The  JLD Committee held a group discussion on various aspects of the LETR, including whether the LPC is a necessary or desirable part of qualification pathway, whether there should be a national assessment on legal qualification and whether the concept of qualifying law degree should be abolished, etc.  The value of professional skills courses has also been discussed and debated upon during the meeting.

As individual members of  JLD, you are also welcome and encouraged to submit your own views to help with the above review. Please send your comments via the LETR website –, or the dedicated email address at, or alternative to the JLD email address –

4. JLD Essay Competition 2012

The essay question for this year is ‘What impact should the Legal Aid Sentencing and Punishment of Offenders Bill have on the Legal Education and Training Review?’

Essays must be no more than 2,000 words in length. The winner will receive a prize of £500 and the runners up will receive £250.

Entries must be submitted by email to – the closing date is 28 June 2012.

 For more information, please visit the JLD website at: 

5. Other forth-coming events:

  • The LPC Student Forum 2012 is going to be held in Leeds – date and place to be confirmed;
  • Expedition to Borneo – details will be circulated later;
  • Unpaid work experience survey – students will be invited to participate in this survey regarding how much unpaid work experience they have been doing;
  • The JLD Facebook page has now switched from a group page to fans page.  So please do make sure that you follow the shift to link yourself up to the right page;
  • The next JLD National Committee meeting will be held on 6 October in London;
  • Election for the new JLD Executive Committee including the president and vice president will commence at the end of September.

So…that is briefly (you may dispute that) what happened in Liverpool last weekend.  For those of you who have the perseverance to follow me all the way here, my huge gratitude and admiration to you.  Hoping you all get a bit of information which is useful to you.  Please do come to visit the CJLD website from time to time, as more interesting news and events will be posted here shortly after.

Hoping you all enjoy a very relaxing bank holiday.

See you soon


Law Soc JLD blog

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Hi all

Or maybe that should be a stereotypical “hey y’all” [dodgy American accent] given that the most recent Junior Lawyers Division national meeting was attended by representatives of the American Bar Association (“ABA”).  The meeting itself was held on Saturday 12th November 2011 at Chancery Lane, London.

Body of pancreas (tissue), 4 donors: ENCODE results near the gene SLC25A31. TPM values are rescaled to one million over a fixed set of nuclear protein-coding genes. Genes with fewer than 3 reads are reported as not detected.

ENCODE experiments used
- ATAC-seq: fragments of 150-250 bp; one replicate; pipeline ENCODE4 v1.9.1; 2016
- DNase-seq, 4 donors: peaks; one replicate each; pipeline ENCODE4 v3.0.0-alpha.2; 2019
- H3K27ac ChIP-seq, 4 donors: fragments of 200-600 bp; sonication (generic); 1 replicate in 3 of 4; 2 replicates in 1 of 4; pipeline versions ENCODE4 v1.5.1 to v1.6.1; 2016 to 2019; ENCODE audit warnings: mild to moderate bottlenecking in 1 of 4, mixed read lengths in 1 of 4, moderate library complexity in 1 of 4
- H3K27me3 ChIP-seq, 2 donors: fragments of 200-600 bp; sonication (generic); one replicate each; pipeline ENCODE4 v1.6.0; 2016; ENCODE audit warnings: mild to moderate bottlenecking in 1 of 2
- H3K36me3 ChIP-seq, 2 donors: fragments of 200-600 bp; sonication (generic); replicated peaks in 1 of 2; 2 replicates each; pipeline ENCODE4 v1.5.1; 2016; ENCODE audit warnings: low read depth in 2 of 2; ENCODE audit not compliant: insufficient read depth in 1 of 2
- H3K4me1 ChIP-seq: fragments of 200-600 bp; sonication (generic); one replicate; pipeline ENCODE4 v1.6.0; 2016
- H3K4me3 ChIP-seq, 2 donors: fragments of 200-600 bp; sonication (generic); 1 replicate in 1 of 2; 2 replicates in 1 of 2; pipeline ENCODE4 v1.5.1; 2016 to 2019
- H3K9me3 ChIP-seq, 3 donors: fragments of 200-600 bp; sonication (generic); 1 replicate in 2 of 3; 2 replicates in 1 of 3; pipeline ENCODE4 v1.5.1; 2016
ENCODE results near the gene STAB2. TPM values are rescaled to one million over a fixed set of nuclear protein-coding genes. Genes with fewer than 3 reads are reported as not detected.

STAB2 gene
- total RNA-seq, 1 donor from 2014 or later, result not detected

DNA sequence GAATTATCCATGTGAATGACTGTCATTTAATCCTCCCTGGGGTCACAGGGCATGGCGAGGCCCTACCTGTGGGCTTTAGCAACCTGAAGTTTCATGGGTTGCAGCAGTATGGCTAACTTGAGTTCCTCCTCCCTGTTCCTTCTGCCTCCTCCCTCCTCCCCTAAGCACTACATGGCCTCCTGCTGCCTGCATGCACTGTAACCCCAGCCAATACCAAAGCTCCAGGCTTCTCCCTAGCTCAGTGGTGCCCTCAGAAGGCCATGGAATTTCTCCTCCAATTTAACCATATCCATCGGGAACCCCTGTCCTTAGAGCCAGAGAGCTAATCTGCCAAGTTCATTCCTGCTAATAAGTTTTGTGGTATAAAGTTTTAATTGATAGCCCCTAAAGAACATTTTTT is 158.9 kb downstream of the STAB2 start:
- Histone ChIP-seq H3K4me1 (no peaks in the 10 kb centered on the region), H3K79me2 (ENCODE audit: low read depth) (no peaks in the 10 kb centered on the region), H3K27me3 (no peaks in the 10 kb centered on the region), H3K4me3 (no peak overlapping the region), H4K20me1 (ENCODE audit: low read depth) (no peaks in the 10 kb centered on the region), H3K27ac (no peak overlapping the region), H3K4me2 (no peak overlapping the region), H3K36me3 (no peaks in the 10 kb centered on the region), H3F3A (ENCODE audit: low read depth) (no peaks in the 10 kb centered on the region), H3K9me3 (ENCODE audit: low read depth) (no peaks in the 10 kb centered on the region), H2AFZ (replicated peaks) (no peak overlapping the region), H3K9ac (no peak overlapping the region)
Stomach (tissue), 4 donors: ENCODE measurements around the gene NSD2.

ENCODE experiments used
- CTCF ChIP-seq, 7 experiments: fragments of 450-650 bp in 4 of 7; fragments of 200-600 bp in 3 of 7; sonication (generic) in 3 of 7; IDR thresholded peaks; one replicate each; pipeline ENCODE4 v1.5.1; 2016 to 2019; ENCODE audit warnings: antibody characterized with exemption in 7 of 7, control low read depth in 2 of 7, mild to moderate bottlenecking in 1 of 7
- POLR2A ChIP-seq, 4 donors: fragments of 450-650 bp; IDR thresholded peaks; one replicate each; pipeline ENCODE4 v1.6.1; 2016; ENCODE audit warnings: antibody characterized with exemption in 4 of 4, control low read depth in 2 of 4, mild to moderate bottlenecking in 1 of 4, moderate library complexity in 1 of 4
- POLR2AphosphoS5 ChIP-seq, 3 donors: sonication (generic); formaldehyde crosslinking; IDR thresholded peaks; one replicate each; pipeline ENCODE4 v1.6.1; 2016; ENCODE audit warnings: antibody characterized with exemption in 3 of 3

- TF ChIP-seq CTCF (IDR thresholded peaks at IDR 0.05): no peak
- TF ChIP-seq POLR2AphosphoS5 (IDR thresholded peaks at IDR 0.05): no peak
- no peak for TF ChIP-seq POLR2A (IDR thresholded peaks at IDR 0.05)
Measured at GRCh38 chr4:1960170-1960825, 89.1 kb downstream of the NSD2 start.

The “General Practice, Solo and Small Firm Division” of ABA gave an overview of the Association, which included its structure, scope of work and the extent of its presence globally.  With around 400,000 members across the world, ABA proudly marks itself as the largest voluntary professional association in the world.

In terms of the scope of its work, ABA tackles a broad range of legal issues.  One example that was given at the meeting was the problem of people trafficking in certain areas of the USA, which the General Practice and Solo and Small Firm Division are currently reviewing.

With its global membership and close links to the UK, you might consider enrolling as a member (doing so could involve attending international conferences, such as the upcoming events in Anchorage and Las Vegas which are on the agenda for next year).  All details can be found on ABA’s website:

After the talk from ABA, Julian Young of Julian Young & Co, provided some rather interesting training exercises on lateral thinking which fans of the UK (and subsequently US) TV program “Whose Line is it Anyway?” would no doubt recognise.  The exercises ranged from only being able to have a conversation using questions through to trying to sell a gas-powered nose picker and salt & pepper shakers with no holes, on a well-known shopping TV channel (don’t even ask).

On a serious note, Julian’s session did highlight how, particularly as legal professionals, it can be quite difficult but nonetheless quite a valuable skill to think on one’s feet laterally and approach an issue from a completely unique perspective.

The JLD Executive Committee then gave their update.  This included the results of the recent election (which saw Hekim Hannan appointed as the new JLD chair).  Recent events such as the JLD essay writing competition and the NQ forum in Liverpool were also mentioned.  One point that I found interesting was the recent conference in Europe which the JLD Executive Committee attended.  Here, Alternative Business Structures were discussed (and apparently received a frosty reception) with various European representatives of the legal profession.

The final point on the agenda was to discuss various legal training courses and how useful these were in practice.  My group discussed the PSC and decided that, as relevant as the course material was on the whole, the key area for improvement would be to have more interaction and practical application of the principles considered.  For example, the topic of “ethics” which typically lasts two days could be converted so that in day 1 the core principles and issues are discussed and on day 2 these are put into practice with, for example, real-life clients (played by actors) in scenarios that have an “ethics-related” dimension.

As ever, please feel free to leave your comments on the above or anything you want to discuss as affecting junior legal professionals today.